Sunday, February 8, 2015

My First Book Challenge(s)

Although I run the school library, I'm not there full-time.  When I arrived the other afternoon, another parent volunteer reported to me that a third-grade teacher who is, shall we say, quirky, had requested (demanded?) that the fantastic (my adjective, not hers) graphic novel Smile be taken off that shelves as it was "inappropriate."  She had put post-its on specific pages that involved "boy talk" and a game of Spin the Bottle.  She objected to the part where Raina's friends encourage her to "glam up" to garner male attention.

Of course, like most censors, she had completely missed the point of the book: that girls should be themselves and should be comfortable with their appearance.

The book is so popular, and deservedly so, that I actually ordered 3 copies of it (and 3 each of Raina Telgemeier's other books), which is pretty much unheard of for me.

But I'm in a bit of a tough spot here.  I'm an unpaid volunteer, not an employee.  And I'm not the principal's favorite.  I must admit, I'm thinking of compromising and taking the book off the shelf when her class comes.  It is more appropriate for 4th and 5th grade, that is true.  And some classroom teachers do retain veto power of what books their students check out from the school library.  Certainly in the future she would not permit her students to check Smile out, so I'm just short-circuiting the process.

To some extent, I "censor" all the time, whenever I make choices for the library.  This is, after all, a school library, serving children ages 4-11.  Moreover, we have limited space.   I keep in mind those limitations when I purchase books.  I don't buy "superhero" books or Minecraft books or comic books for the school library, despite student requests.  But the only book I've ever removed from the shelves for inappropriateness was The Hunger Games.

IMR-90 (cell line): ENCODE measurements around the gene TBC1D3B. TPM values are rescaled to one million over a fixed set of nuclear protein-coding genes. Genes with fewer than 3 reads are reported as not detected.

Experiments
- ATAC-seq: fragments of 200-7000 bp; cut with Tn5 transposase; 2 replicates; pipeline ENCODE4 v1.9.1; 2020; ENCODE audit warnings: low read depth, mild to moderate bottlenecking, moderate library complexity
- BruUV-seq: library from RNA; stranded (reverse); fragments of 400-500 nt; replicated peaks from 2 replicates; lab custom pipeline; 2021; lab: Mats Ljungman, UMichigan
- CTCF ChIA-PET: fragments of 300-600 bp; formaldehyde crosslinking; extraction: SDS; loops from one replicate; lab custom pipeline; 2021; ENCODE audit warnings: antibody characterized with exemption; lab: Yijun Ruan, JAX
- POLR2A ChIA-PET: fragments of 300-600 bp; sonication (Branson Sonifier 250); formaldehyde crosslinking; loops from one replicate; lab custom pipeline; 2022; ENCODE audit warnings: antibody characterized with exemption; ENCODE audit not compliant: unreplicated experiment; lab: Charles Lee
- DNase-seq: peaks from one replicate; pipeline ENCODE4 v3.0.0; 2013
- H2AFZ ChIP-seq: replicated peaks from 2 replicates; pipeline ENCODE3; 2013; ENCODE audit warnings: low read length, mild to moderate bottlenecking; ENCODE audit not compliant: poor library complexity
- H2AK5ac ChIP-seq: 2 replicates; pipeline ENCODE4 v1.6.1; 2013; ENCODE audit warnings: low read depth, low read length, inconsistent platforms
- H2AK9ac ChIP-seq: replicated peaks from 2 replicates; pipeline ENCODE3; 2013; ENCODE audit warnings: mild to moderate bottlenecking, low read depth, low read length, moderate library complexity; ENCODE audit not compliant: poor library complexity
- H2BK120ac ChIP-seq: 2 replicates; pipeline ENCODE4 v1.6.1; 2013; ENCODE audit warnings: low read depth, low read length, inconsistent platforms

Wow, that sounds a lot like rationalizing, doesn't it?  I feel like I'm colluding in censorship.  What would you do?

Meanwhile, another volunteer reported that a parent came in, angry that his child kept coming home with books "too hard" for him.  She referred him to the classroom teacher.  I would have suggested that he read the books to his child.  And that reading above your level can open up a whole new world.

I do feel like I've just gotten my librarian wings, though... or perhaps pages?

1 comment:

  1. So frustrating, especially since, as you point out, the message of Smile is the exact opposite of what this teacher thinks it is. Taking pages out of context is always tricky, and I think that graphic novels lend themselves to ease of censorship because of the ease of looking at images and deeming them inappropriate. A few years back, the Stuyvesant English dept was forced to stop teaching Alison Bechdel's amazing graphic novel, Fun Home, because a teacher in another department saw it contained a page with a depiction of lesbian sex. It's a complicated, infuriating issue. In terms of what to do here, I think that removing Smile when this teacher's class comes in seems like a small thing if it will allow you to keep the book on the shelves for other kids. My daughters (ages 8 and 5) are both in love with the book, and have read it multiple times. Keep fighting the good fight!